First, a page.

From the head of the Jr Girls Sharks program -- "Hi Liz- you were great with the girls!" That's what all the ladies say.
All of the execs with offices here in our SF location are at some conference today. Were I to have something to do that required me to be home early tonight, it would be the perfect day to take off early. But I don't. So I'll sit here lamenting their absence.
Saturday morning, I'm coaching the girls and for a moment I forget that they are all 12 or younger. They skate pretty well, have decent shots and look like adults with all their gear on. Okay, very short adults, but still. I look over at the bench, see a row of water bottles and catch my eyes on a gigantic SpongeBob Square Pants bottle that is shaped just like SpongeBob himself. I laughed out loud.
In homage to today, my second hockey birthday, let me take a moment to relive my first day of hockey class ever. I couldn't skate, I'd never really played any kind of sport, I was tired, my helmet didn't fit but for the first time in my life, I was determined to take a deep breath and do my best to do everything that was asked of me. Today, 2 years later, I skate fairly well, have a decent shot and have learned how to play as part of a team. I've also found my niche as captain and found a new circle of friends. I have more muscles and have lost some weight and gained confidence in my abilities to do all of the above -- make new friends, learn a new skill, be a leader, be a teammate. My life has changed completely and I can't wait to see what comes next.
Oh and I SCORED A GOAL LAST NIGHT!!!!
I also turned down a spot in the next level up in the Women's League. Decided it was time to stop being in such a hurry.
Getting up at the ass crack of dawn on both Saturday and Sunday makes it seem like it's not really a weekend. Coached the Jr Girls Sharks at 7 am Saturday -- they're a great bunch of skaters, a ton of fun to work with. The parents were happy to see a woman coach out there with them. I'm hoping they're so happy with my gender that they don't notice that some of their daughters skate better than I do, especially at 7 am! I had no idea I was a hard ass but when I saw some girls laying down on the ice, I skated over and told them to GET UP!! It should be loads of fun though.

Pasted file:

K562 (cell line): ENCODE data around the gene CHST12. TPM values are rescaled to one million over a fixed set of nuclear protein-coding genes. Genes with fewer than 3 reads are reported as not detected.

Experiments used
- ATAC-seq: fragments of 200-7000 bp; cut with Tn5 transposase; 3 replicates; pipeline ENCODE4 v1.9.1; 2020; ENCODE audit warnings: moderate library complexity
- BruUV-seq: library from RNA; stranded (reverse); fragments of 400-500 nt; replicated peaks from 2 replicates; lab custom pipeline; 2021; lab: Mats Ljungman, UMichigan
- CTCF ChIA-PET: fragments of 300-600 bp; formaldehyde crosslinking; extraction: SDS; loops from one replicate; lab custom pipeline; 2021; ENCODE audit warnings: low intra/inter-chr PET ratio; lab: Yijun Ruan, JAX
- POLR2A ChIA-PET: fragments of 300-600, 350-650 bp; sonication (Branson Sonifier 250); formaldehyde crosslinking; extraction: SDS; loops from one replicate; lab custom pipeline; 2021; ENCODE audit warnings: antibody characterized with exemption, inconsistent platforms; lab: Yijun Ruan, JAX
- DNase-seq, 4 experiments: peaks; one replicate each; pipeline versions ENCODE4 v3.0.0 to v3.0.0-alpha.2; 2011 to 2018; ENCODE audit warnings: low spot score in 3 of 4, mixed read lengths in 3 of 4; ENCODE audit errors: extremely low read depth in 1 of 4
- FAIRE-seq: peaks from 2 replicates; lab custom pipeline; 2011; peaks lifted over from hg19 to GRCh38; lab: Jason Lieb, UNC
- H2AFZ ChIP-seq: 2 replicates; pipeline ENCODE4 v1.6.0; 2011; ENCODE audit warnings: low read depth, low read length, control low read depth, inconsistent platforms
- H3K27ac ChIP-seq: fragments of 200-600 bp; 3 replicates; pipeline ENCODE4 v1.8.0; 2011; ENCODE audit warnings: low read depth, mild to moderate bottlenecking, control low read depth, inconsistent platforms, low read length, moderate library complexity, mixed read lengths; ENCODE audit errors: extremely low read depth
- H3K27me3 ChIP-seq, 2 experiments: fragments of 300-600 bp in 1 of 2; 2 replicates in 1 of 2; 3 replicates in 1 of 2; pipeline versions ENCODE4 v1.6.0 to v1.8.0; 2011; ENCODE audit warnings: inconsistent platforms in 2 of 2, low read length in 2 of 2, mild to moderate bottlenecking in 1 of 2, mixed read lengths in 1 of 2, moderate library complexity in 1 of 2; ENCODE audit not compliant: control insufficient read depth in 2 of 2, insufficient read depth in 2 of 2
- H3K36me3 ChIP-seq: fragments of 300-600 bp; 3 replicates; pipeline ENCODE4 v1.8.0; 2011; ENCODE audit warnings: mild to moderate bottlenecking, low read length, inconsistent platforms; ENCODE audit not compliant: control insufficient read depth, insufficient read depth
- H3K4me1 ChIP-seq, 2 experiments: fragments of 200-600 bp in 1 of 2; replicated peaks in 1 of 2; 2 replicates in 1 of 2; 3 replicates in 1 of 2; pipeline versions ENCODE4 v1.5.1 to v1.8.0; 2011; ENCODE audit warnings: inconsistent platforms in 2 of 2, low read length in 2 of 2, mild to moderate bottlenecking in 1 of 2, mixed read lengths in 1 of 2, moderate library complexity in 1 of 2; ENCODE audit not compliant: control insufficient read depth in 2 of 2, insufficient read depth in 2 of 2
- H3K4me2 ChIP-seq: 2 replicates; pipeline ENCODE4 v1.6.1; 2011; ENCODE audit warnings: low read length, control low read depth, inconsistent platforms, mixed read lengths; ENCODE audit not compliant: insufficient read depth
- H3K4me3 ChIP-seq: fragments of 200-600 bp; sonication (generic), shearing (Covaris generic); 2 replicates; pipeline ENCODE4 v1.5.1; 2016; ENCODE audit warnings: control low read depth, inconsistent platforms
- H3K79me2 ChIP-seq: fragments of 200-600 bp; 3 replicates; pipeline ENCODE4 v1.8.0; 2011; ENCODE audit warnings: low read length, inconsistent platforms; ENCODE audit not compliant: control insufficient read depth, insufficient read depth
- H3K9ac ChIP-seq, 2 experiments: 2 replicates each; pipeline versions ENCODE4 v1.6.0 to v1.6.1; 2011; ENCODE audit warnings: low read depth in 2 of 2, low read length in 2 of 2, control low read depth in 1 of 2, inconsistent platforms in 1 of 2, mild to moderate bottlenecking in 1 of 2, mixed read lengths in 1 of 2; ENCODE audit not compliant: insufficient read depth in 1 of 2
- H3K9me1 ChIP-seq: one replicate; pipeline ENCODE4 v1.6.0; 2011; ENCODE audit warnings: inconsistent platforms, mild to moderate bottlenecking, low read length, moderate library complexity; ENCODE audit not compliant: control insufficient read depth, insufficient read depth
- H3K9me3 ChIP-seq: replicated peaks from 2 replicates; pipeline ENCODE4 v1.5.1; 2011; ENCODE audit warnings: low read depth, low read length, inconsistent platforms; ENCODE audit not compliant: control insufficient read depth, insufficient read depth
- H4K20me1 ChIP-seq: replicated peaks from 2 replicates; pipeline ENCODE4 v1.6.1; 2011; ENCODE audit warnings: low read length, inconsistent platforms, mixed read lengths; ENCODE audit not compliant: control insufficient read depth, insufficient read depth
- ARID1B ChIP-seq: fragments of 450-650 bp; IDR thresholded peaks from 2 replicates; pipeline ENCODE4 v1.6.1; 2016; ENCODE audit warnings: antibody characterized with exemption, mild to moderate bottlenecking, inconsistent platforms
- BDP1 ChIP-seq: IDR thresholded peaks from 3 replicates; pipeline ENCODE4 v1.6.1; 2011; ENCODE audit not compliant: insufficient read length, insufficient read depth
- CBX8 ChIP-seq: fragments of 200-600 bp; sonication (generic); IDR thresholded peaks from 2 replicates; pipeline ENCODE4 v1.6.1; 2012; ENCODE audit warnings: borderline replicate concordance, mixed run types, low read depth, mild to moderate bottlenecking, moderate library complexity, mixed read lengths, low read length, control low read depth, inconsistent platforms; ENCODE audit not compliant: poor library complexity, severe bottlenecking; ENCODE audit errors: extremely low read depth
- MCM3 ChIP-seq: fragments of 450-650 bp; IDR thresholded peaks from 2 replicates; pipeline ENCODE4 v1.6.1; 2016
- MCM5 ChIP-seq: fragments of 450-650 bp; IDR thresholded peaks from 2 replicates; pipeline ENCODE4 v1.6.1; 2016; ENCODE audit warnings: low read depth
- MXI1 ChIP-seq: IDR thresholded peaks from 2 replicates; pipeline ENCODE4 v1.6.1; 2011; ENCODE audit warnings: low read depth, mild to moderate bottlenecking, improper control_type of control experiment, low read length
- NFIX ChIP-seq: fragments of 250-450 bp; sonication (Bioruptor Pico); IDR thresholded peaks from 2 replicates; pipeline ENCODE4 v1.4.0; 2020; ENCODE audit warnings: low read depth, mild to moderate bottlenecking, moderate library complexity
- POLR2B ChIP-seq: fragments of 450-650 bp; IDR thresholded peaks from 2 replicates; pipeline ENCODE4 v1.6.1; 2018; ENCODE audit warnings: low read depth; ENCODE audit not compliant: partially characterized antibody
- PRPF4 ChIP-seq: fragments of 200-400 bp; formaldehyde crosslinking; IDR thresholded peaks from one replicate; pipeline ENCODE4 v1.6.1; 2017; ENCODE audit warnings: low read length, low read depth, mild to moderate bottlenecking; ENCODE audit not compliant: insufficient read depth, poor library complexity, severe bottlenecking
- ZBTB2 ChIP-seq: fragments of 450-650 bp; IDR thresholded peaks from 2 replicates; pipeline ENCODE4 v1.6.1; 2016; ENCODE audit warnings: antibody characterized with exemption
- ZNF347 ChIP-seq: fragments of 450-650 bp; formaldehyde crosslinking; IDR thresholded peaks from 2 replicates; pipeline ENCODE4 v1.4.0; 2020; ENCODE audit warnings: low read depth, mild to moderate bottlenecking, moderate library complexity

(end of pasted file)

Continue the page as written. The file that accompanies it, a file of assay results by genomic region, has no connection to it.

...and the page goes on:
Saturday night I coached the women's league, adding to my coaching mania for the weekend. That was fun too. More tiring than I would've imagined.
Sunday was the PAWSSF fun run. Amy, Zeus and I completed the 5k walk in a not so respectable 55 minutes, sprinting at the end for emphasis. They handed out bandanas, we put Zeus' on him but it was way too big so Amy got the bright idea to put his on his head like a lovely kerchief, making him pose for photos while we laughed so hard we nearly needed a Poise ® pad. He was a trooper for the whole thing, even when he got cold and overwhelmed. We took him to a sunny spot to warm him up as some freaky excersize person led us in stretches that encouraged one dog to hump her person from behind. It was a tall dog so the sight was something to behold.
After a brief power nap, I was off to the first Red game of the season. My hand-picked team is largely people I know and enjoy playing with. That leaves us a little short on powerhouses but sure to have a good time. We played a mini-tournament of 2 games and lost both. However, two good things happened: my new #1 jersey came in so I got to start the season with Alice's number. This gave me the skillz to SCORE A GOAL!!! The drought is over!!! I was a scoring center!! Woo!!
Suddenly my job is interesting and even at times, fun. How weird is that? After finally learning some life lessons, most of what I learned about how to keep a job is summarized by someone else in this article. Learn all my secrets now! The most critical ones for me were learning to eat a lot of crow (if you worked with me in the heady days of splendor, i.e. 1999, you know that I was a real jerk, quite full of myself. Those days are long over and for the most part, people now find me quite easy to work with. A lesson learned the hard way for sure) and being willing to take less money just to get working again. Today, I'm just over 1 year at my current job, largely because I started out at a shitty salary, doing a job I was more than qualified for, and I shut the hell up about it. After a couple of months, I asked for a raise, backed up why I should get it, and got it. Now I'm full time, survived 2 rounds of layoffs and still here. I still knock on wood when I say that and always will, grateful to have a job with a decent salary and benefits for both me and Andrea. That it's become interesting work is a long-awaited, hard-earned bonus.